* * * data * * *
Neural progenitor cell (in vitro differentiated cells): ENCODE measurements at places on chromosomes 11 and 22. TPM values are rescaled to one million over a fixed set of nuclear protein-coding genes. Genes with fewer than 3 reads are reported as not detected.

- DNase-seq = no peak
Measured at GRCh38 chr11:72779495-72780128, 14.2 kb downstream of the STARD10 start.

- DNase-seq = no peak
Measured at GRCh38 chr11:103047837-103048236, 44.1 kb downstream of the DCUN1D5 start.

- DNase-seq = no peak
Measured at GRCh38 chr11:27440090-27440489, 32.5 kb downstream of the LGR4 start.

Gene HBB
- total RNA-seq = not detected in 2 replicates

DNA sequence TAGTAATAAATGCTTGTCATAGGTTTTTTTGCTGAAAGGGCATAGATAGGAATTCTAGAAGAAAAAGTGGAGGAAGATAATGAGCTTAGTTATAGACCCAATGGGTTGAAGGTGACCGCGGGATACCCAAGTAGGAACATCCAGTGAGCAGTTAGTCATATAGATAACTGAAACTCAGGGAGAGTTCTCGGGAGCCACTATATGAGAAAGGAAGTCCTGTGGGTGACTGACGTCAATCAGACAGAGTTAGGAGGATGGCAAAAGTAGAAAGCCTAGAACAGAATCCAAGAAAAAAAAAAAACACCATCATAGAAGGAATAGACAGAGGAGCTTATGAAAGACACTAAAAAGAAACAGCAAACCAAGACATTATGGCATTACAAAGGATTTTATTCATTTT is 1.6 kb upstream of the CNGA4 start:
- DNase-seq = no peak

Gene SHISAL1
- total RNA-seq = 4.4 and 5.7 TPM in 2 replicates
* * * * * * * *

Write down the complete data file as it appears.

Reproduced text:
Neural progenitor cell (in vitro differentiated cells): ENCODE measurements at places on chromosomes 11 and 22. TPM values are rescaled to one million over a fixed set of nuclear protein-coding genes. Genes with fewer than 3 reads are reported as not detected.

- DNase-seq = no peak
Measured at GRCh38 chr11:72779495-72780128, 14.2 kb downstream of the STARD10 start.

- DNase-seq = no peak
Measured at GRCh38 chr11:103047837-103048236, 44.1 kb downstream of the DCUN1D5 start.

- DNase-seq = no peak
Measured at GRCh38 chr11:27440090-27440489, 32.5 kb downstream of the LGR4 start.

Gene HBB
- total RNA-seq = not detected in 2 replicates

DNA sequence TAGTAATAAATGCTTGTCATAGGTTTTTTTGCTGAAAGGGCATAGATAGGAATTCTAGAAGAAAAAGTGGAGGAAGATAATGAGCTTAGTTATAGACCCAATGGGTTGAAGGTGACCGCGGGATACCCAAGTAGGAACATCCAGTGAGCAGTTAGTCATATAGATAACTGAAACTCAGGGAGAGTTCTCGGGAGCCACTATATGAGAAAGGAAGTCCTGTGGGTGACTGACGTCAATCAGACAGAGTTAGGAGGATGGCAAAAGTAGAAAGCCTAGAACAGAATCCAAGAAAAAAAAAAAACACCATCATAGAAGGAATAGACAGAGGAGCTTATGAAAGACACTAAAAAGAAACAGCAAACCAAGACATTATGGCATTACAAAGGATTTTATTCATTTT is 1.6 kb upstream of the CNGA4 start:
- DNase-seq = no peak

Gene SHISAL1
- total RNA-seq = 4.4 and 5.7 TPM in 2 replicates